2022 #NYCTRiBR Review

Disclaimer: I received an entry to the 2022 Verizon New York City Triathlon to review as part of being a BibRave Ambassador. Learn more about becoming a BibRave Ambassador, and check out BibRave.com to review, find and write race reviews!”

The good:

  1. No one brings a crowd like New York. There is something about the energy these spectators bring to an event.
  2. The race directors put athlete safety at the forefront of their decision making.

The bad: I personally had some logistics challenges. All in all though, everything was resolved; BUT, unless you are in the metro area, its not logistically convenient to get to the ‘places’ (Keep reading if you thought ‘the bad’ was going to be about the Hudson.)

The Rest:
I wanted to love this race, and it was a really good race, but I think I had higher expectations that the race could deliver.
I was fortunate enough to have VIP entry, but I didn’t feel VIP until finish.
Packet pick up was not faster (for me) than if I were a regular P.

Race Communication:
On point!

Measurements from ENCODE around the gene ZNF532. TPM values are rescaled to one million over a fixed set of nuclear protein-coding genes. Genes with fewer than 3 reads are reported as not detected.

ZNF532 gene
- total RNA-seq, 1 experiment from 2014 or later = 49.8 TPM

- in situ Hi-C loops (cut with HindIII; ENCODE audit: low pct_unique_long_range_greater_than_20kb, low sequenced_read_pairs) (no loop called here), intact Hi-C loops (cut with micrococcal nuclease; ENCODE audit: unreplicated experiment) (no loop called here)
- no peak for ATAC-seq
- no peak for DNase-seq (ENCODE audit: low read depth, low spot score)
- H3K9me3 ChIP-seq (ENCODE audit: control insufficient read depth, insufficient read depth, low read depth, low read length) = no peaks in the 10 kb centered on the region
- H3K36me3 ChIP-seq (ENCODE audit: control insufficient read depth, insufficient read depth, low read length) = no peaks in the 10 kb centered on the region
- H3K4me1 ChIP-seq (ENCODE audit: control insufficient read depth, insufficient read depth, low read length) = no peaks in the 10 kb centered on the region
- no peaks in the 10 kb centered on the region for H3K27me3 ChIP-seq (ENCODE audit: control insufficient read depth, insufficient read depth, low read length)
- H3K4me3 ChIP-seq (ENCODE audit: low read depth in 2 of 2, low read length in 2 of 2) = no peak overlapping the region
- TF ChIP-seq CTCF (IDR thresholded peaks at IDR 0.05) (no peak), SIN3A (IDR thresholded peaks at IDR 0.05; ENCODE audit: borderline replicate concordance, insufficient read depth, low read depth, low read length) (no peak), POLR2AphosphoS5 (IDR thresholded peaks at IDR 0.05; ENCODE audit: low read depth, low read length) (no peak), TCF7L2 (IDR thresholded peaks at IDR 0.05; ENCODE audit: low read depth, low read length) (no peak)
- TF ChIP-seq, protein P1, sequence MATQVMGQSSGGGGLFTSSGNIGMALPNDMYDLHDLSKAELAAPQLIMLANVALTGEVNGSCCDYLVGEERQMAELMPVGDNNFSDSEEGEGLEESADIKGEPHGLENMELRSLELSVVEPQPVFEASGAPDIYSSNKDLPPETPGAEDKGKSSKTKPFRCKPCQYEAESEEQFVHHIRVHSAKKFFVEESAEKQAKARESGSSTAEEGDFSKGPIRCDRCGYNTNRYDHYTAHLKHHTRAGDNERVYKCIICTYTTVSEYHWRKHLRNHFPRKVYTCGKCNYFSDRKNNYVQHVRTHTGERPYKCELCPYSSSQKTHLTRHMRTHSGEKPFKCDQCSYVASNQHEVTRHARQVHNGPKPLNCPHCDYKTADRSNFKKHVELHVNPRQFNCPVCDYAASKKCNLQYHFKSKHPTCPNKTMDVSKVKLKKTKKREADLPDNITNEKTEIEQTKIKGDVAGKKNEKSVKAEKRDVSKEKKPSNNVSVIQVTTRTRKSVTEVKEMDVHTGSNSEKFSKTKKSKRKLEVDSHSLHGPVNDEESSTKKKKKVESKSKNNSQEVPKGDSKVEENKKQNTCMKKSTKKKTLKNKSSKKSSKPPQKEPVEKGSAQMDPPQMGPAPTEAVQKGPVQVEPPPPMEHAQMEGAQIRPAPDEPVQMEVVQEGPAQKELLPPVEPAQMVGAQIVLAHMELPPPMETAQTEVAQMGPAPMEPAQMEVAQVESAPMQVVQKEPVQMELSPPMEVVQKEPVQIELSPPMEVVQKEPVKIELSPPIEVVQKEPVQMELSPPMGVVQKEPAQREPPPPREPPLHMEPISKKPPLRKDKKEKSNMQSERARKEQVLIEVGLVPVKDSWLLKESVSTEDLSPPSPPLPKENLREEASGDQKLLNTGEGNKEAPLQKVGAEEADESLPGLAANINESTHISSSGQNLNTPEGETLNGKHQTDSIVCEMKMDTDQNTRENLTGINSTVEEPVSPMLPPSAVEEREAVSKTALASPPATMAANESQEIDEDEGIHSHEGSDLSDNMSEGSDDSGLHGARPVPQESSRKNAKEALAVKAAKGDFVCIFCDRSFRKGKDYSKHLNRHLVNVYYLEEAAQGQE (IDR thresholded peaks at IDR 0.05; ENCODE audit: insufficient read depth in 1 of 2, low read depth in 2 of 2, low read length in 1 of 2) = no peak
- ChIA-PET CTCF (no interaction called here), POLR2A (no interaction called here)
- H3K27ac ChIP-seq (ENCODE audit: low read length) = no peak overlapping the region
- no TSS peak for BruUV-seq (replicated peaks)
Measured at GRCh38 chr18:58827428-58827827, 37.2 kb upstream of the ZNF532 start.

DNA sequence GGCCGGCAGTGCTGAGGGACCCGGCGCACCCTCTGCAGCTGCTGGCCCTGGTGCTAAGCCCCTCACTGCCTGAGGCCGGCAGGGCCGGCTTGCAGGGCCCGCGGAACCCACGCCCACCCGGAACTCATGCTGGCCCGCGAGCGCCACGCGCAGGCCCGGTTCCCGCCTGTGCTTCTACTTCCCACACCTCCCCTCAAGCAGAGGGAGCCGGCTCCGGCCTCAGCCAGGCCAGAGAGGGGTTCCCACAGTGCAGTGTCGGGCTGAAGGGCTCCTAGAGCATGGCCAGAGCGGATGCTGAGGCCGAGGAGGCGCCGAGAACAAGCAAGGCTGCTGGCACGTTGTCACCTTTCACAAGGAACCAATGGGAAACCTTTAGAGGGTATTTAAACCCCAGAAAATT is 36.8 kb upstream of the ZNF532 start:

Very communicative and informative (seriously useful, not just advertising!)
Kudos to the race team for appropriate use of communication vehicles.
The race was also very active on social, and responsive!

Expo:
YAY! An actual expo. Well, 8 vendors in a conference hall of a NYC hotel, but I’ll take it.
Free coffee! (YAY!)
There were race sponsors and some last minute essentials. I think gone are the days of wall to wall vendors, but this was nice.
The athlete briefing (which was necessary) could have been completed through a Facebook live (or similar) video, rather than requiring everyone to sit in a briefing hall for 30 – 60 min.
I understand that two things are true:

  1. Not everyone has ‘Facebook’ so an in person option makes race information accessible for all.
  2. By requiring the in person briefing, the race can ‘ensure’ that everyone hears the same message.

I’ve heard the briefing and participated in a lot of races. I don’t feel that I learned anything new, but I appreciate that the event staff want to ensure they are ensuring athlete safety.

Actually a finish line photo, but same baristas and station were at the expo

Pre-Race thoughts:
Similar to IM races, NYC Tri does not permit morning of bike docking.
They permit you into transition so that you can drop off any last minute items.
I personally found this a bit stressful. They hydrogel I use shouldn’t be made in advance… and it was 103 degrees, SO I opted to bring everything in the morning.
During the briefing it was communicated that only a clear bag can be brought to transition, which was additionally stressful because I have everything in my race bag, then making sure I transfer it tot he clear bag.
I appreciate the safety aspect, but I also have a system lol.
The nice part about all of this was I could have spent all day walking back and forth to transition to make sure everything was ‘just right’

Race Morning thoughts: